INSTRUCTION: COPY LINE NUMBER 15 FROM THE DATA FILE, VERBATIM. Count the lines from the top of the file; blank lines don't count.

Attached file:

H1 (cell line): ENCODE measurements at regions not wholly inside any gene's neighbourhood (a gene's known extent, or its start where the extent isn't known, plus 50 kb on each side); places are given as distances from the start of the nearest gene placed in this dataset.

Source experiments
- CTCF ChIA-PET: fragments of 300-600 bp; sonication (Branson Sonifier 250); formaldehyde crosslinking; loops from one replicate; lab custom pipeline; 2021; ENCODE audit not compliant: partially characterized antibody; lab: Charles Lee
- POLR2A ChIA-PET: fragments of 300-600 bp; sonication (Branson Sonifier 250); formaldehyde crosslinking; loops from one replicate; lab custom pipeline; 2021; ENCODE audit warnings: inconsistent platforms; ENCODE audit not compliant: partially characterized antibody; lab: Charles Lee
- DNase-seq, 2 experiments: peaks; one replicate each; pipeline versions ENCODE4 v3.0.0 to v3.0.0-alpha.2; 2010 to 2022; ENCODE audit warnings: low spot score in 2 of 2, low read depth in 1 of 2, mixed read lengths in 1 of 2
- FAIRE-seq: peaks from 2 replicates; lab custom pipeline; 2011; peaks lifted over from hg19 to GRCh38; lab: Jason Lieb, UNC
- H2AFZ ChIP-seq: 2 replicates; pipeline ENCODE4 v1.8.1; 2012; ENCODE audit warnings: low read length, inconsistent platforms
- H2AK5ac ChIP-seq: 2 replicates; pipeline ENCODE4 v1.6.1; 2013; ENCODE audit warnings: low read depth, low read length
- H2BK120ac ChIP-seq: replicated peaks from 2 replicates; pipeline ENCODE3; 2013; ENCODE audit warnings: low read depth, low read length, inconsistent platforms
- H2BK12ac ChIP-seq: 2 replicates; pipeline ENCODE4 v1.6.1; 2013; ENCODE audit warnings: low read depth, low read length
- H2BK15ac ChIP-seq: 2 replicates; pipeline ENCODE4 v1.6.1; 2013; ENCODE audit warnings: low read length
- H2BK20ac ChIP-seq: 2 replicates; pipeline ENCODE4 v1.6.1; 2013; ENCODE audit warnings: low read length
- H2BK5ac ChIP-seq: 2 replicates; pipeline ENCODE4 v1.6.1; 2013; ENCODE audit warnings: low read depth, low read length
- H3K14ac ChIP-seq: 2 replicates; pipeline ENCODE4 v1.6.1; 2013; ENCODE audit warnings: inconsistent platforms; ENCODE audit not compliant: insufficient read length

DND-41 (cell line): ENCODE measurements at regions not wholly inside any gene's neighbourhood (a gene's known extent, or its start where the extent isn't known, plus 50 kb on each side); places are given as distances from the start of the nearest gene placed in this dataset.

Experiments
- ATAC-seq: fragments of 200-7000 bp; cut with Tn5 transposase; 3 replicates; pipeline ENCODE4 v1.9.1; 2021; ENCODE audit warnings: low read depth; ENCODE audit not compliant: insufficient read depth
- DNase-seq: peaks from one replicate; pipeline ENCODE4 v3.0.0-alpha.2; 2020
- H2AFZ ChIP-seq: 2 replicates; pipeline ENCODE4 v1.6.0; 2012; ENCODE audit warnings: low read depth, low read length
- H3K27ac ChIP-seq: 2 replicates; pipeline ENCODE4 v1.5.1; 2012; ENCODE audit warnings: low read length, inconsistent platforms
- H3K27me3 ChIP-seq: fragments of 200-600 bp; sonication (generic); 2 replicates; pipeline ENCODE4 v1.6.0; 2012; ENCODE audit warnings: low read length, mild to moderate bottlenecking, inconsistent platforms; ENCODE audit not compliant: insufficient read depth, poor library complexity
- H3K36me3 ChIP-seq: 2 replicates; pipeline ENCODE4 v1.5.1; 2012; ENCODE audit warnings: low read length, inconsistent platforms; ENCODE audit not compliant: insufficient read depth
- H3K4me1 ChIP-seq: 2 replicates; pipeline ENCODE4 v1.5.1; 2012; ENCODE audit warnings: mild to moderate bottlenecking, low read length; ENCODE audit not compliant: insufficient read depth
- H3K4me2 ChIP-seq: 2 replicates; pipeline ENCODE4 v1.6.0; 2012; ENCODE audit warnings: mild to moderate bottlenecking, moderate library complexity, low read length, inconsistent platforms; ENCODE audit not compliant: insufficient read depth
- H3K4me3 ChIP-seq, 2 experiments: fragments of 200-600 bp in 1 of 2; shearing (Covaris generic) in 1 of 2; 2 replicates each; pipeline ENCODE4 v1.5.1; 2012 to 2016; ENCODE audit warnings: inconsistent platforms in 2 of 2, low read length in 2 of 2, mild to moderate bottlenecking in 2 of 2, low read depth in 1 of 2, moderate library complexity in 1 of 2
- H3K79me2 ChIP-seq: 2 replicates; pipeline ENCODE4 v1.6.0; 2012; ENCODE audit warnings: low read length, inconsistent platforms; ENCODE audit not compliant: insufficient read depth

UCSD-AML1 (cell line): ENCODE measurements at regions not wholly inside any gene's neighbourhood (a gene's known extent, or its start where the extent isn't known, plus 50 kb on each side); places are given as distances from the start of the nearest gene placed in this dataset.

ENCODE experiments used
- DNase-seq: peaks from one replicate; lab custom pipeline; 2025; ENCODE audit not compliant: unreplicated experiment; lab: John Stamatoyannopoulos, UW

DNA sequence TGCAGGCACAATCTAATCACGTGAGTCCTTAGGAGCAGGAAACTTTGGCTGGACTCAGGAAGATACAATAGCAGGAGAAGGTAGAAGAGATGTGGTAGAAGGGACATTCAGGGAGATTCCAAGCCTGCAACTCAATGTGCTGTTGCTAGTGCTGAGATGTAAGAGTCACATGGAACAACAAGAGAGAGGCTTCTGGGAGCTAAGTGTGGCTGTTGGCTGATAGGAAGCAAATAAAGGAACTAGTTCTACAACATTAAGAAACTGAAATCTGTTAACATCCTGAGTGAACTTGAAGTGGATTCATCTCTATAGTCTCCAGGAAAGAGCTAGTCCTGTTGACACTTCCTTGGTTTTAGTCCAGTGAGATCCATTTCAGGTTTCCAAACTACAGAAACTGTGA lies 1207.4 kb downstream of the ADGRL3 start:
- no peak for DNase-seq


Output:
DND-41 (cell line): ENCODE measurements at regions not wholly inside any gene's neighbourhood (a gene's known extent, or its start where the extent isn't known, plus 50 kb on each side); places are given as distances from the start of the nearest gene placed in this dataset.